“Hearing his words, I hesitated about going to Nazareth with him or going to see this Mary’s well. The latter alternative prevailed. ‘Yes, I want to visit Mary’s well. Where is it? ‘It’s just three hundred meters away. Cross over that field, and you’ll find it. Good luck! After you see the well, you can take a bus to Nazareth. The bus stop is across the road.’
“I walked in the countryside, but I couldn’t find the well. I asked a man on the way. ‘Yes, it is down there. Some people drink the water of the well, but I’ve never done that,’ he answered.
“After passing by a garbage heap, finally I found the well! I got near to it and was welcomed by the warm greetings of several children. ‘Shalom! Shalom! Shalom!’ they all sang in one voice. ‘Shalom!’ I answered with a big smile.
“The children were splashing in the pool, jumping up and down. Actually, the well was a pool. The water had a bluish hue, which degraded into light blue and ended in whitish colorlessness by the edge where I was standing. At first, I guessed that the light blue color of the water was caused by the reflection of the blue sky. But soon I realized that the pool was too small and shallow to reflect the blue sky. The water didn’t seem to be stirred up by the children who splashed continuously. Its preternatural blue color remained unaltered.
“I took off my shoes and tried to keep my balance while I was walking on uneven, pointed stones. I sat on the edge of the pool and dipped my feet into the cool water. Then I washed my face and my head. There was an ancient wall on one side of the pool. A small blue rivulet fed the pool. I had never found any mark about this Mary’s well on the map. Nevertheless, I visited the well by chance. The sky blue color of the water and its atmosphere enchanted me. When I stepped out of the well, the children performed a Hebraic dance for me. I was happy to see their dance. I waved goodbye to them, smiling. Then I walked to the bus stop.
This is an excerpt from The Vibrations of Words: second edition by Ettore Grillo
Ettore Grillo author of these books:
– A Hidden Sicilian History
– The Vibrations of Words
-Travels of the Mind
The Western Wall is what remains of the Temple of Solomon. The first temple was built by Solomon in the tenth century BC and was destroyed by the Babylonians in 586 BC. Then, it was rebuilt upon the return of the Jews from Babylonian exile in the fifth century BC. This second temple was remodeled and enlarged by King Herod and finally destroyed by the Romans in 70 AD.
In front of the Western Wall, there is a wide square. The combined wall and square were enchanting. The houses, which looked onto the square, didn’t spoil the environment. They fit in the urban context. Everything there was white from the Wall to the limestone of the houses. Entering the square, I noticed a fountain with many water taps. Plastic jars were tied to each faucet with strings. At first, I thought it was drinking water, but then I saw people washing their hands. In fact, they filled the jars and poured the water on their hands before and after they touched the Wailing Wall. I poured a jar of water on my hands too. I rubbed them and went to the wall.
On the external part of the wall there were some scattered bushes of wild herbs. They looked like capers. I saw only men praying in front of the wall. While they were praying, they shook their bodies back and forth, bending their heads. On the left side close to the wall, I noticed a wide table with many books on it. Upon reading the books, the Orthodox Jews besides shaking their bodies, uttered a kind of gibberish, but different from that I heard in India and in the Protestant Church. This gibberish was much shriller.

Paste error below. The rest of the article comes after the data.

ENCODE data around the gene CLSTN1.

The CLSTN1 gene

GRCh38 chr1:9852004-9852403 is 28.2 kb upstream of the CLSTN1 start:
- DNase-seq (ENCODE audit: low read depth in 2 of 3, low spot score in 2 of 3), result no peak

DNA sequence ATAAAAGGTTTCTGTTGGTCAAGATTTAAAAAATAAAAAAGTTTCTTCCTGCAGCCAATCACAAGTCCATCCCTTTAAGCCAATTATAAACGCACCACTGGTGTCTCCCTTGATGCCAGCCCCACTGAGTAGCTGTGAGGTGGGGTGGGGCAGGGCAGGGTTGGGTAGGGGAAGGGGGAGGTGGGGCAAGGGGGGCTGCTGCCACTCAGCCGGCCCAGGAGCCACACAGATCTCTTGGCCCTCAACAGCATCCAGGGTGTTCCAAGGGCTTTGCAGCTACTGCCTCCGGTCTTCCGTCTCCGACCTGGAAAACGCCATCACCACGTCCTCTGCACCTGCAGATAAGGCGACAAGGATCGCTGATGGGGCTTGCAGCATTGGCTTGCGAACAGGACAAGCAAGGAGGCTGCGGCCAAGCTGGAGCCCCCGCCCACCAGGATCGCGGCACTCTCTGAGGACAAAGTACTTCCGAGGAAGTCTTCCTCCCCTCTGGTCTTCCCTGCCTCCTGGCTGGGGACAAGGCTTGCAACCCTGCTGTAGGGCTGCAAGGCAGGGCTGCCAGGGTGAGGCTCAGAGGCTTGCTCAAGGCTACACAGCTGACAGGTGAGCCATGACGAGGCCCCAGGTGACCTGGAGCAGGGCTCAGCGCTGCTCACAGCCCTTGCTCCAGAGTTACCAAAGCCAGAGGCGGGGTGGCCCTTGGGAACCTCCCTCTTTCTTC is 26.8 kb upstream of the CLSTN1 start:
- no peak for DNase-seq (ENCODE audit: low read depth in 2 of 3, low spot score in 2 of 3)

The square was divided into two by a barrier. I peeped through it and saw women praying in the other side of the wall. The part of the square reserved for them was smaller, so they crowded in front of the wall.
When I entered the square, there was a stand on my right. A man sitting behind the table gave me a white-colored kippah. He said to me, “Talk with God! You have nothing to do but talk with God. Confine yourself to talking with God!”
I wore the kippah and headed for the wall. I took a seat on one of the many white chairs in the square, raised my head and admired that majestic wall that seemed to touch the sky. In my mind I relived its history and pictured the Temple of Solomon. How gorgeous it was! It had been built to house the Ark of the Covenant.
People prayed with one arm against the wall and their head against their arm. They were talking with God. I stood up, put my arm against the wall as well, and set my head against my arm according to Jewish custom. I talked with God, saying everything I felt at that moment. I loved that kind of prayer. Talking with the divinity is deeper than reciting an absent-minded prayer.
On the right side of the Wailing Wall, there were indoor vaults. I entered the hall beneath the vaults. I saw the original foundations through a glass floor. There were many shelves with plenty of books on them.
I went out and headed for the man from whom I had borrowed the kippah. He wanted to give me a leather black strap with a small leather black box in the middle of it.
“What is this for?” I asked him.
“Oh, you are not Jewish. Move on!”
I washed my hands one more time at the fountain and left the square for Jaffa Gate.
Ettore Grillo, author of these books:
– A Hidden Sicilian History
– The Vibrations of Words
– Travels of the Mind